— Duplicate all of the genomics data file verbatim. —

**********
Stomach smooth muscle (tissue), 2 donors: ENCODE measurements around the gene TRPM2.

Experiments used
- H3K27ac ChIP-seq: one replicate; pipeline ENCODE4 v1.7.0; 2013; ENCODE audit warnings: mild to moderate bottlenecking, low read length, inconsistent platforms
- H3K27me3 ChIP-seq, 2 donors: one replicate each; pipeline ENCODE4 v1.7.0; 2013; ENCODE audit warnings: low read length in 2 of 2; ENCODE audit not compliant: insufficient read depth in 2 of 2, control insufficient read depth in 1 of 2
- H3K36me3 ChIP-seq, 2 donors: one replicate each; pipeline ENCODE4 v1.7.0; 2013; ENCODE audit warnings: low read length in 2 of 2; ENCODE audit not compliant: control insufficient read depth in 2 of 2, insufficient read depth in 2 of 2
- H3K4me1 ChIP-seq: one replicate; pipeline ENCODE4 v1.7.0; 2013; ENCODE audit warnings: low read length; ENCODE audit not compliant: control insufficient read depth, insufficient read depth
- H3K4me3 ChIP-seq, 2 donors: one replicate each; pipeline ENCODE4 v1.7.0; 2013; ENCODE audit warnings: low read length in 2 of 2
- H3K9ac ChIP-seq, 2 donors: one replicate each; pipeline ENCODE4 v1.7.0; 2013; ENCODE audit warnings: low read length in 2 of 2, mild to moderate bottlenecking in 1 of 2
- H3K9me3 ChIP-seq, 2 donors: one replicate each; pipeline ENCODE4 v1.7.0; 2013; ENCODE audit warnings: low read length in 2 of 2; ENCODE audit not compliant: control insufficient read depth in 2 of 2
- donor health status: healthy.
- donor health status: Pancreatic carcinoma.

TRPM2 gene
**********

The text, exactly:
Stomach smooth muscle (tissue), 2 donors: ENCODE measurements around the gene TRPM2.

Experiments used
- H3K27ac ChIP-seq: one replicate; pipeline ENCODE4 v1.7.0; 2013; ENCODE audit warnings: mild to moderate bottlenecking, low read length, inconsistent platforms
- H3K27me3 ChIP-seq, 2 donors: one replicate each; pipeline ENCODE4 v1.7.0; 2013; ENCODE audit warnings: low read length in 2 of 2; ENCODE audit not compliant: insufficient read depth in 2 of 2, control insufficient read depth in 1 of 2
- H3K36me3 ChIP-seq, 2 donors: one replicate each; pipeline ENCODE4 v1.7.0; 2013; ENCODE audit warnings: low read length in 2 of 2; ENCODE audit not compliant: control insufficient read depth in 2 of 2, insufficient read depth in 2 of 2
- H3K4me1 ChIP-seq: one replicate; pipeline ENCODE4 v1.7.0; 2013; ENCODE audit warnings: low read length; ENCODE audit not compliant: control insufficient read depth, insufficient read depth
- H3K4me3 ChIP-seq, 2 donors: one replicate each; pipeline ENCODE4 v1.7.0; 2013; ENCODE audit warnings: low read length in 2 of 2
- H3K9ac ChIP-seq, 2 donors: one replicate each; pipeline ENCODE4 v1.7.0; 2013; ENCODE audit warnings: low read length in 2 of 2, mild to moderate bottlenecking in 1 of 2
- H3K9me3 ChIP-seq, 2 donors: one replicate each; pipeline ENCODE4 v1.7.0; 2013; ENCODE audit warnings: low read length in 2 of 2; ENCODE audit not compliant: control insufficient read depth in 2 of 2
- donor health status: healthy.
- donor health status: Pancreatic carcinoma.

TRPM2 gene